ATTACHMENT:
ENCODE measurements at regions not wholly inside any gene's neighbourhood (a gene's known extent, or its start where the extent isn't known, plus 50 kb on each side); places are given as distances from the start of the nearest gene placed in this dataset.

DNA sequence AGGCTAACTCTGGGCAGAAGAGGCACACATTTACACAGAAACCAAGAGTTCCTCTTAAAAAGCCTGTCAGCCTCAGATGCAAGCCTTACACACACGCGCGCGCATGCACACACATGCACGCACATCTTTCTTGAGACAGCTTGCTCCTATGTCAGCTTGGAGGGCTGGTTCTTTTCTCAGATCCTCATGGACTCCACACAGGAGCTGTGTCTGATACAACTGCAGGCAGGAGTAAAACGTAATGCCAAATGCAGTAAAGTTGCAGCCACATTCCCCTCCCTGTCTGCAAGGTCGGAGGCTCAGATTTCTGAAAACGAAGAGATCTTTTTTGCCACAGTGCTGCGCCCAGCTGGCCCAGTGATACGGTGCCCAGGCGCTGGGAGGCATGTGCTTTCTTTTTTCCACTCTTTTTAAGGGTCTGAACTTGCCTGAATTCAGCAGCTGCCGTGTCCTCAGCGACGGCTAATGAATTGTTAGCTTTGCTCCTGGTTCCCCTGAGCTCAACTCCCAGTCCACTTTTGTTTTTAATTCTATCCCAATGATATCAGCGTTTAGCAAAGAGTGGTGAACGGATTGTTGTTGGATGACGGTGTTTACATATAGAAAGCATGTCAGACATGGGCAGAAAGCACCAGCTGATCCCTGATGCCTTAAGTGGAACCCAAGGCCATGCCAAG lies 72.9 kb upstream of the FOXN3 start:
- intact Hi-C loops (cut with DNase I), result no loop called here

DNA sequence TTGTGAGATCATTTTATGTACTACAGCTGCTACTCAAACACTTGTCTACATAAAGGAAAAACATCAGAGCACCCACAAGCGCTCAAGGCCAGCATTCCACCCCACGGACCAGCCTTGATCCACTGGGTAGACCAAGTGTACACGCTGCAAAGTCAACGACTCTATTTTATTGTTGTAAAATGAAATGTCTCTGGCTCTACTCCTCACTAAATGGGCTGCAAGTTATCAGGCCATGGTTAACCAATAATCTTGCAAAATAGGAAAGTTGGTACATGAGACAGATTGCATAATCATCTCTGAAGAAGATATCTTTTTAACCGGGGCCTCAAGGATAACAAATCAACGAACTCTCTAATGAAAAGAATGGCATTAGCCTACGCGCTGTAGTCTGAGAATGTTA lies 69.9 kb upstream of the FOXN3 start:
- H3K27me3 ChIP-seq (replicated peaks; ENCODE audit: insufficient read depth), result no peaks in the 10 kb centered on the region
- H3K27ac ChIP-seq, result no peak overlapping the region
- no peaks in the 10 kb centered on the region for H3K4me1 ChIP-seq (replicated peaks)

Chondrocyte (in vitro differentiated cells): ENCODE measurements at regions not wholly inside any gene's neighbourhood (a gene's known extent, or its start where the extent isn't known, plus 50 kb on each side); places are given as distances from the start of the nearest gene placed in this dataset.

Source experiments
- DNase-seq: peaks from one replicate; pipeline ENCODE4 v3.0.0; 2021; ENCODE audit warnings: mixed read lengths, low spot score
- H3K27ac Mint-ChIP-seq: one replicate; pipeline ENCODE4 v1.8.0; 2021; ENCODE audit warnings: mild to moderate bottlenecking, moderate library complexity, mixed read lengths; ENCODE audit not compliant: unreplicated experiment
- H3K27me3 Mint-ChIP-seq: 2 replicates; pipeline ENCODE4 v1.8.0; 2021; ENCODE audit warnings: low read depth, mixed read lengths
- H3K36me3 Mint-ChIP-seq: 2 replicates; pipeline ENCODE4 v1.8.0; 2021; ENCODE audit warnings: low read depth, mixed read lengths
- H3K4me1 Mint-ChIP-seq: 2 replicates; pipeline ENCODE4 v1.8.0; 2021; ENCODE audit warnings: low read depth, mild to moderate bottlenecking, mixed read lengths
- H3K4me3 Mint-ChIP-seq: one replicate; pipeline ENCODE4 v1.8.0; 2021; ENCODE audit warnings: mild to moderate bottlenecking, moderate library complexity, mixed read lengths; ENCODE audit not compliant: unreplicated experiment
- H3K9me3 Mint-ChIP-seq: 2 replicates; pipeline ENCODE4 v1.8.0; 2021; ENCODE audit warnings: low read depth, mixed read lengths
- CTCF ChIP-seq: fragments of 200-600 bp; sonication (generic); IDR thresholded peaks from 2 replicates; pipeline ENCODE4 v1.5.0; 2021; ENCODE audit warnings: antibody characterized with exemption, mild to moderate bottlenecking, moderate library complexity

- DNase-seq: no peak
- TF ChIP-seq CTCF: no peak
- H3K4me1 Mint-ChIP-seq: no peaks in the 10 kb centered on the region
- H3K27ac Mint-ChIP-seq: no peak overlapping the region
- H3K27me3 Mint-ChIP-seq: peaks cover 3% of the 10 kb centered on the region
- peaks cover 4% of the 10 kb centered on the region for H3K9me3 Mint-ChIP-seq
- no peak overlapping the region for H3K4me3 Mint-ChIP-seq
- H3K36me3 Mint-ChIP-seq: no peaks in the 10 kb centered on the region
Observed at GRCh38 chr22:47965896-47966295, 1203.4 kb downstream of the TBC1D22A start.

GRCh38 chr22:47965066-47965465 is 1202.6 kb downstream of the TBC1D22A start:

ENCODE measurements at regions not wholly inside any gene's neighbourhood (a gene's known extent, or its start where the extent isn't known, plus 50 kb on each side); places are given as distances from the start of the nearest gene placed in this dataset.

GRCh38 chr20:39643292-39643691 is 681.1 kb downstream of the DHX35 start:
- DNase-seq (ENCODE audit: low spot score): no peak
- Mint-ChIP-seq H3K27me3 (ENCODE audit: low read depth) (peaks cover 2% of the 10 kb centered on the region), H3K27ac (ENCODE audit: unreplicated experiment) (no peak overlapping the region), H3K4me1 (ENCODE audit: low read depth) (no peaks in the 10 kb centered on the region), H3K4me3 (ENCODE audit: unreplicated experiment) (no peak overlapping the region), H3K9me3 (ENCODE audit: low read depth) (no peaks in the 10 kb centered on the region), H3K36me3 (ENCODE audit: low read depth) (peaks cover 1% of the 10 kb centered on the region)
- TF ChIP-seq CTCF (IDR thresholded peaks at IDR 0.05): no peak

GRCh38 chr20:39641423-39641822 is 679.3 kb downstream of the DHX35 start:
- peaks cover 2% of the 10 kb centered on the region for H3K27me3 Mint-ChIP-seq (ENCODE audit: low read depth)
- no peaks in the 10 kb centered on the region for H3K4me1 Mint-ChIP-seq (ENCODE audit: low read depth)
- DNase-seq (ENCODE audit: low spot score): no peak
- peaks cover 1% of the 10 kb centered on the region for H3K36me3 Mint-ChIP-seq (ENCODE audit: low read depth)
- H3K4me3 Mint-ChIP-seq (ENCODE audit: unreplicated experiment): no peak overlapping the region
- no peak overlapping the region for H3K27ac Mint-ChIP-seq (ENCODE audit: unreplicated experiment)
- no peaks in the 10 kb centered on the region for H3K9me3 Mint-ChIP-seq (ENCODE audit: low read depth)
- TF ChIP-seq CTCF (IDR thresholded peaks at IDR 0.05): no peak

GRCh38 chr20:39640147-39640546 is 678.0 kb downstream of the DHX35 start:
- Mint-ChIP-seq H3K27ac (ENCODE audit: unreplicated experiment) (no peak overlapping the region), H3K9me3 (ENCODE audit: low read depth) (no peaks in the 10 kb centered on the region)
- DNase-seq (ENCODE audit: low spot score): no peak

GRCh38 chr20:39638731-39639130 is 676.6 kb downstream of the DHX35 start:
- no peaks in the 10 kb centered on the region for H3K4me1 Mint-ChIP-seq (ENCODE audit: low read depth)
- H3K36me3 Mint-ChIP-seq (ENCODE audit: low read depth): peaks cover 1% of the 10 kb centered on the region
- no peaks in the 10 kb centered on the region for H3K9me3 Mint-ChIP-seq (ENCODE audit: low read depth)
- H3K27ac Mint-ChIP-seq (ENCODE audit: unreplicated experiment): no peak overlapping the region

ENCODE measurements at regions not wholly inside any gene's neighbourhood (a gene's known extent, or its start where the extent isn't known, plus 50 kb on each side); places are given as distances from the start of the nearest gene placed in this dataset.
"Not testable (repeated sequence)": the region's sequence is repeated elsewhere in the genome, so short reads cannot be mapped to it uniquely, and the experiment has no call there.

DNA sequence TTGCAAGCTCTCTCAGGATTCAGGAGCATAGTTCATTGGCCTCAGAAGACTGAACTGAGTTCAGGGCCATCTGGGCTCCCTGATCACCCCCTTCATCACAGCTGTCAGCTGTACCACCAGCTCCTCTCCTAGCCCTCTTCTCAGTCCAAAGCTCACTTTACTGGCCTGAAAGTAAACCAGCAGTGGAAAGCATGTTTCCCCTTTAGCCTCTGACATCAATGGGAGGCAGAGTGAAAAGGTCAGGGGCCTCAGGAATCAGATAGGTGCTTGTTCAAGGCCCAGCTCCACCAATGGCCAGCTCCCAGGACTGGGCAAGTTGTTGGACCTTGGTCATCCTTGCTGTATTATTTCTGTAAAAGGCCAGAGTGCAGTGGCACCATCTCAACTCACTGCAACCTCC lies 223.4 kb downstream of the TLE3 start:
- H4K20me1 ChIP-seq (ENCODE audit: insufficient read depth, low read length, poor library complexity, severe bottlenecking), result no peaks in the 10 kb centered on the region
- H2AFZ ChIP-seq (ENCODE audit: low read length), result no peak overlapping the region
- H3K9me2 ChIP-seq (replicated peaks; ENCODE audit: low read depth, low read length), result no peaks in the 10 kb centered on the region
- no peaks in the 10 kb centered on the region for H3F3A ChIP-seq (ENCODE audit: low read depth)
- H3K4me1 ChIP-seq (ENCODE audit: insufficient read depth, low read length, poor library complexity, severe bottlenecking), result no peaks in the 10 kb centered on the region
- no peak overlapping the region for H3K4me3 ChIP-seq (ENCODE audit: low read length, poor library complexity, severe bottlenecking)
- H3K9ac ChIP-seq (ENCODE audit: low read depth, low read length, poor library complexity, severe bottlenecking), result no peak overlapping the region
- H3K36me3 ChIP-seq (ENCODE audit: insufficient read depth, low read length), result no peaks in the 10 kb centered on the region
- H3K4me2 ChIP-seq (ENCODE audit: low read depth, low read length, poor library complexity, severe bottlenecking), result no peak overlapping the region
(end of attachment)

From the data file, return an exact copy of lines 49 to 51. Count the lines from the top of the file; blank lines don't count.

- H3K27ac Mint-ChIP-seq (ENCODE audit: unreplicated experiment): no peak overlapping the region

ENCODE measurements at regions not wholly inside any gene's neighbourhood (a gene's known extent, or its start where the extent isn't known, plus 50 kb on each side); places are given as distances from the start of the nearest gene placed in this dataset.
"Not testable (repeated sequence)": the region's sequence is repeated elsewhere in the genome, so short reads cannot be mapped to it uniquely, and the experiment has no call there.